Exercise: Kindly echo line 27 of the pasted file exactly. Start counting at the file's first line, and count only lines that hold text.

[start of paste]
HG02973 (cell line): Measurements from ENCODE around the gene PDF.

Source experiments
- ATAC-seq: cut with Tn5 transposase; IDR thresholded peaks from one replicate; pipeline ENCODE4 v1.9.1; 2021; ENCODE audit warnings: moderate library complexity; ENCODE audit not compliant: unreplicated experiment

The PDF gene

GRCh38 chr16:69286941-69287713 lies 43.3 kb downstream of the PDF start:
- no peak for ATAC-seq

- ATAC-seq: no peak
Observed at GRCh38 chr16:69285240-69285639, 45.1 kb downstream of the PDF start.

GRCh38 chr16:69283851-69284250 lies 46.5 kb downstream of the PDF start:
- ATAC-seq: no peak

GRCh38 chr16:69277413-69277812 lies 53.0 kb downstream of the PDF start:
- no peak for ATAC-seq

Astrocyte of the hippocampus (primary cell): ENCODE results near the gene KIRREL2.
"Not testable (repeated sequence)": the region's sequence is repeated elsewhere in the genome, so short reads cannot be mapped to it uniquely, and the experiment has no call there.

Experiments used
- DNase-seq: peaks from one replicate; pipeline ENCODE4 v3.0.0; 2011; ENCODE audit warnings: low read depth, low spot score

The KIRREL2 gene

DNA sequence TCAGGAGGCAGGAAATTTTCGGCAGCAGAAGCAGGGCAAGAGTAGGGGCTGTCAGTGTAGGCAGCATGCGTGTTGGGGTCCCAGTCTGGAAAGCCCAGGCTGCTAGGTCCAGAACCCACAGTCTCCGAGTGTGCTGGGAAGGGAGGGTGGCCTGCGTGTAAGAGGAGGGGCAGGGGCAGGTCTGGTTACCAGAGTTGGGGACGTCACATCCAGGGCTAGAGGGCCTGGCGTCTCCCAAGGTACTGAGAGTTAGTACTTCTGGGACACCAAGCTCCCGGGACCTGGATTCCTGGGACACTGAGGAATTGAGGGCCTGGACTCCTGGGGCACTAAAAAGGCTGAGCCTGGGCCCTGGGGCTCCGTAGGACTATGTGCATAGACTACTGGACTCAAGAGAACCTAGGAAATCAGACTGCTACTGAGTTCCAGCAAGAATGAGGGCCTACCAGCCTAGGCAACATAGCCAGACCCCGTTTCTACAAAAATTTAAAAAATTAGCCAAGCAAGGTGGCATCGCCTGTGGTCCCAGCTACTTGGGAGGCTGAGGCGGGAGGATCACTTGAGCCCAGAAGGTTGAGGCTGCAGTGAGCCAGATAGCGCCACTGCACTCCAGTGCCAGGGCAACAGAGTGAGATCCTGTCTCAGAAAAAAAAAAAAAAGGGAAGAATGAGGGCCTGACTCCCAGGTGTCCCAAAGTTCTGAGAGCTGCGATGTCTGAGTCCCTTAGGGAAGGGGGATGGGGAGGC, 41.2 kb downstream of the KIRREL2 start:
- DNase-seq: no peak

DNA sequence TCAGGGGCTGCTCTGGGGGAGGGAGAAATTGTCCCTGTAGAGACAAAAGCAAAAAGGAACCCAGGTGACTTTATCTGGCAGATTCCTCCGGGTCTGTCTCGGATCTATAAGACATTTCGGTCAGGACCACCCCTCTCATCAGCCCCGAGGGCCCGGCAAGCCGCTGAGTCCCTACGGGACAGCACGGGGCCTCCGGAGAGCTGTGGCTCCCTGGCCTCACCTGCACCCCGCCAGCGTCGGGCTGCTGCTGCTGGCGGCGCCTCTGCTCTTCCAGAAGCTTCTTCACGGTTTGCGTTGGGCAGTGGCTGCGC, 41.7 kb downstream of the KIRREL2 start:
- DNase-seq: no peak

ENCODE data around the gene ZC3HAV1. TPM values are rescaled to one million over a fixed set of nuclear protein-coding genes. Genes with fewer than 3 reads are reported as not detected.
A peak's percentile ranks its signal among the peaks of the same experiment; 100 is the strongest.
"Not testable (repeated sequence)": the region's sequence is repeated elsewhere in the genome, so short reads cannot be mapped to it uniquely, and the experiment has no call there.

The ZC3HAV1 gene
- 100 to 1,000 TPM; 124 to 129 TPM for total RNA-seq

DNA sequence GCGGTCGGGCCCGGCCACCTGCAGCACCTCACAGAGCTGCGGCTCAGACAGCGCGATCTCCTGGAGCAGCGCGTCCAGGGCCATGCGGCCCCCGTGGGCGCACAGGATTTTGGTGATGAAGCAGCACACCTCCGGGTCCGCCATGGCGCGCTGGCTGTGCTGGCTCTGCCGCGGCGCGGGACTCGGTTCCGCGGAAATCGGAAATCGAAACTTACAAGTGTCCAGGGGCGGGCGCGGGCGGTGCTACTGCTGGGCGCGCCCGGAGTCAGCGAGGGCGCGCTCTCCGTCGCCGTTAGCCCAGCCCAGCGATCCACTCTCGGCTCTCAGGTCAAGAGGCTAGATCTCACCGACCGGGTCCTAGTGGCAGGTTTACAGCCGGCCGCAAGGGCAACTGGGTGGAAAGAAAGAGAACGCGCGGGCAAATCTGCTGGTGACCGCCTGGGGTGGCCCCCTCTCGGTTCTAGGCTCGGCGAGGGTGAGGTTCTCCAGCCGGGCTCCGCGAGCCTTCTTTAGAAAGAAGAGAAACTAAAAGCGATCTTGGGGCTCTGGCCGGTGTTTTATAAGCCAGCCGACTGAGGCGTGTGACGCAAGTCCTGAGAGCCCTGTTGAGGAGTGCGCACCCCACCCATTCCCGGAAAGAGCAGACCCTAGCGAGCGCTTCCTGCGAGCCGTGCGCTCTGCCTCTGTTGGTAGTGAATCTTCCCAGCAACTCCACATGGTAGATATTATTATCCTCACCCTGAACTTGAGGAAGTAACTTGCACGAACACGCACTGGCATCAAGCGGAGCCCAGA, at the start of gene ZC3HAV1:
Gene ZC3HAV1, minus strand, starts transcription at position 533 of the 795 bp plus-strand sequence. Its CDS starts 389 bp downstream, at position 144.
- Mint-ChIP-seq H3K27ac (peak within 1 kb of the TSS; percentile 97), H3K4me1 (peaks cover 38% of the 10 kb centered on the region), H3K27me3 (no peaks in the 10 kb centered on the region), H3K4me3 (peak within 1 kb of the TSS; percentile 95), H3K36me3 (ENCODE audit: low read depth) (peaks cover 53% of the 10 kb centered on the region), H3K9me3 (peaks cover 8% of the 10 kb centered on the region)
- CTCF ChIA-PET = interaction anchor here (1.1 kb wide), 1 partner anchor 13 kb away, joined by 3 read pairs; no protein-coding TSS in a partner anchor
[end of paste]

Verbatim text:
DNA sequence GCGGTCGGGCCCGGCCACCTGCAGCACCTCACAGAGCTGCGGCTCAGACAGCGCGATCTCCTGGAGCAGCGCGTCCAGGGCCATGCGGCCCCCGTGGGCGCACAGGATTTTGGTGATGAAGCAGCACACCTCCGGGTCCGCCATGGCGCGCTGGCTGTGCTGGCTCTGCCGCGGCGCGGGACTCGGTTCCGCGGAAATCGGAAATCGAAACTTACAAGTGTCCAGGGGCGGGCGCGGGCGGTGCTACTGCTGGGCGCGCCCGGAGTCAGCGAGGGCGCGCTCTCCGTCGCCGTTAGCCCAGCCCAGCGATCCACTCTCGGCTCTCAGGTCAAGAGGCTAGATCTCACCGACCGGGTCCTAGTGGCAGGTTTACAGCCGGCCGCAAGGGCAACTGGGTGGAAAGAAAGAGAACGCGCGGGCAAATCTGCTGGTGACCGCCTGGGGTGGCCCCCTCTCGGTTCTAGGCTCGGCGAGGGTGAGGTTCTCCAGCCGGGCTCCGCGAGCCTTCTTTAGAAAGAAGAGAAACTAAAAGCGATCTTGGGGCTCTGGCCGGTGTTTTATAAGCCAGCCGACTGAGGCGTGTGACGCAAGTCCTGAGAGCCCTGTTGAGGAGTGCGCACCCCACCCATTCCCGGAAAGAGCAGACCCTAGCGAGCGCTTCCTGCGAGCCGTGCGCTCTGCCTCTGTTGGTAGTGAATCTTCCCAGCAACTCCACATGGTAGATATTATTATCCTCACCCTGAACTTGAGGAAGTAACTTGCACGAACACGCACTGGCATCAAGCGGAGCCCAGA, at the start of gene ZC3HAV1: